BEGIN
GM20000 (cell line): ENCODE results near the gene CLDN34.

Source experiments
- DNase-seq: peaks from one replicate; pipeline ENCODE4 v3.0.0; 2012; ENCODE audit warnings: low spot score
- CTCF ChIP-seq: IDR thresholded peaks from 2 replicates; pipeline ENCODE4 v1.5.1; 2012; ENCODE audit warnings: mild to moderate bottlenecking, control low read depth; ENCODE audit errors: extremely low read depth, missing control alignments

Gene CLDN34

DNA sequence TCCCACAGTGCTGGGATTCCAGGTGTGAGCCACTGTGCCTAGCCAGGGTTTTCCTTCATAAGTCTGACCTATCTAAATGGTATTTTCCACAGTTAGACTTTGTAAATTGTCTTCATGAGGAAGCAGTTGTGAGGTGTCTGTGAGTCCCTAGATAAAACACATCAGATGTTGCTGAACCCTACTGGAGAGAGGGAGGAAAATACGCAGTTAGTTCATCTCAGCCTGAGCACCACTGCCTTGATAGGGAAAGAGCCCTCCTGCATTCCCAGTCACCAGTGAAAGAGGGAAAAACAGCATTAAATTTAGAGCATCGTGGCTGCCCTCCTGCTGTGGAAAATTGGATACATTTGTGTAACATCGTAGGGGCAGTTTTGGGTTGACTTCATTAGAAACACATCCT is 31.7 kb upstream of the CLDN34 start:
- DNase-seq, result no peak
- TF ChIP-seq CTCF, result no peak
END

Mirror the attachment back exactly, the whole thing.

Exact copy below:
GM20000 (cell line): ENCODE results near the gene CLDN34.

Source experiments
- DNase-seq: peaks from one replicate; pipeline ENCODE4 v3.0.0; 2012; ENCODE audit warnings: low spot score
- CTCF ChIP-seq: IDR thresholded peaks from 2 replicates; pipeline ENCODE4 v1.5.1; 2012; ENCODE audit warnings: mild to moderate bottlenecking, control low read depth; ENCODE audit errors: extremely low read depth, missing control alignments

Gene CLDN34

DNA sequence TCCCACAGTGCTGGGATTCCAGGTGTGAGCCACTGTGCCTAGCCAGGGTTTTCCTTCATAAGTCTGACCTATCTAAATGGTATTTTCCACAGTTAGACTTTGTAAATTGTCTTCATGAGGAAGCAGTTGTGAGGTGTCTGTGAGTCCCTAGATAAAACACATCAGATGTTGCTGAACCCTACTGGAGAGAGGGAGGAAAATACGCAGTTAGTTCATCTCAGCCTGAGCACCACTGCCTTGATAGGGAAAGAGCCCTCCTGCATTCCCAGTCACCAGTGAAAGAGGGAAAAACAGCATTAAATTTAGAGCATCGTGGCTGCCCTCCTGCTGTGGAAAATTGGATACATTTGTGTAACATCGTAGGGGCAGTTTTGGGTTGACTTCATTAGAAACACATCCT is 31.7 kb upstream of the CLDN34 start:
- DNase-seq, result no peak
- TF ChIP-seq CTCF, result no peak